Storytelling is becoming part of a new “participative culture, where the average citizen has control over the media and technology to tell their own stories in powerful new ways.” Henry Jenkins.
Nowadays, trends show that just one media platform is no longer enough to respond to the audiences needs. Similarly, it isn’t enough to engage in a simple one way communication.
Instead, my research has shown a two-way dialogue that matches the needs of the ever (evar)
more demanding market. And so, it is crucial that all graduates have an understanding of the ways in which they can communicate their content to their audience, which can only be achieved through a critical reflection of their current approach.
Collaboration pertains to my research on transmedia.
The most widely accepted concept to describe the cohesion of narrative terms in a new entity is “Transmedia”, defined by Henry Jenkins, “a process where integral elements of a fiction get dispersed systematically across multiple delivery channels, for the purpose of creating a unified and coordinaTed entertainment experience.”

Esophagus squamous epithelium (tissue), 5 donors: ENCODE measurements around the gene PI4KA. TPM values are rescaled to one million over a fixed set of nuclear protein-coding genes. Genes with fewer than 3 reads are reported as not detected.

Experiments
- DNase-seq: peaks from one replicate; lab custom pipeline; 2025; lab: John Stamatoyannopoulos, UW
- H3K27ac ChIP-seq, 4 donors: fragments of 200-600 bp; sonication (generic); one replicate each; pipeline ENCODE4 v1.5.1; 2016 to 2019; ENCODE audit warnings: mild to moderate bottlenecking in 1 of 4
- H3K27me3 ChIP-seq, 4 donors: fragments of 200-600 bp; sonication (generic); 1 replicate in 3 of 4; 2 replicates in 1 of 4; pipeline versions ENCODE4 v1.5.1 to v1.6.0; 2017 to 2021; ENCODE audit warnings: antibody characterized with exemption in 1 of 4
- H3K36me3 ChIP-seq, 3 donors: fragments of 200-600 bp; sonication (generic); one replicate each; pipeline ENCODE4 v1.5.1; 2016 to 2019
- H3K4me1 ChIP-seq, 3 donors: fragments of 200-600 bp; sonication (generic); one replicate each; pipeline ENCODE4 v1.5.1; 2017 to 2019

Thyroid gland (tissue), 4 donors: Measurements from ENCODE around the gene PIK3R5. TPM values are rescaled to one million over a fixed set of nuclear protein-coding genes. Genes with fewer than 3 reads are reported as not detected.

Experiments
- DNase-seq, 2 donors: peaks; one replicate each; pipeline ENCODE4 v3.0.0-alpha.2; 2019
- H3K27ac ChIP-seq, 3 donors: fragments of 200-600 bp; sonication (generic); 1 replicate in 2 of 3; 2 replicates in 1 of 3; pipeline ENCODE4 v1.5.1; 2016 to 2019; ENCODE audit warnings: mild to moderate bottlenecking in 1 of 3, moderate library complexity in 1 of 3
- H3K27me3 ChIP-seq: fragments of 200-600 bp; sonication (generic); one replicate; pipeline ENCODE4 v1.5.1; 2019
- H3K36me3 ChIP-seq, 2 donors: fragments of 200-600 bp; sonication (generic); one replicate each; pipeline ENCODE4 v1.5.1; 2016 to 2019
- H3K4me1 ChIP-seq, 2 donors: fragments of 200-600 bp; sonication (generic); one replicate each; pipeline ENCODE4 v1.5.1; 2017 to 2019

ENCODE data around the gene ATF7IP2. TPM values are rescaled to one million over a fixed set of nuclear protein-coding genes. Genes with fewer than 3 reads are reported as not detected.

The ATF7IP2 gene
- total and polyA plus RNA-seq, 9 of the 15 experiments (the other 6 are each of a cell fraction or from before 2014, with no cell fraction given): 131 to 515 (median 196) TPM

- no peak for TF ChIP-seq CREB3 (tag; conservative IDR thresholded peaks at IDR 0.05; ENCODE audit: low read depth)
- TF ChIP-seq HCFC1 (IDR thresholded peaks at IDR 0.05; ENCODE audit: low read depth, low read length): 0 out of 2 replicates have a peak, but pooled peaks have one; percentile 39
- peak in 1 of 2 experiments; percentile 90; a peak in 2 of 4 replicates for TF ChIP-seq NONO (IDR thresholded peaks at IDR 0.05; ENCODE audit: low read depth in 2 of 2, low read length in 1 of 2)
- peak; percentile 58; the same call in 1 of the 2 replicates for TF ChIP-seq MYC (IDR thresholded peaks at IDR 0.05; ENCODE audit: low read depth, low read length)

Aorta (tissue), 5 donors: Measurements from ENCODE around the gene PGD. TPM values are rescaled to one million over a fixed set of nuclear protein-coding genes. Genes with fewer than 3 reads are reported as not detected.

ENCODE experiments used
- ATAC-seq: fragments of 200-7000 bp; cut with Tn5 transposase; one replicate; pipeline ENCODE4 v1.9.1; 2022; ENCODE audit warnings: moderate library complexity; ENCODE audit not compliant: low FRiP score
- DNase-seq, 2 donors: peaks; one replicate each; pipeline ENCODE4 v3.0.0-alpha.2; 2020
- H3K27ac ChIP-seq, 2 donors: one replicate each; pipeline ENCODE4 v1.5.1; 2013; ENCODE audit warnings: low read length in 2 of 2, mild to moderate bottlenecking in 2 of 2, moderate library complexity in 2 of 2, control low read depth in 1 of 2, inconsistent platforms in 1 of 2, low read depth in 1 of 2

The evolution of the contemporary narrative is outgrowing or breaking the boundaries of the traditional framework, shifting the paradigm of linear storytelling into a new approach to tell even more compelling stories.
In this way, the concept of author has evolved from linear storyteller to “Narrative Architect”. The result is an immersive and interactive narrative, in which the author sets the conditions
and general guide lines for the story, but leaves freedom to the audience to experience the narrative in their own way.
A great sample of transmedia storytelling, is the transmedia project Collapsus: The Energy Risk Conspiracy, which employed entertainment but was underpinned with ethical implications.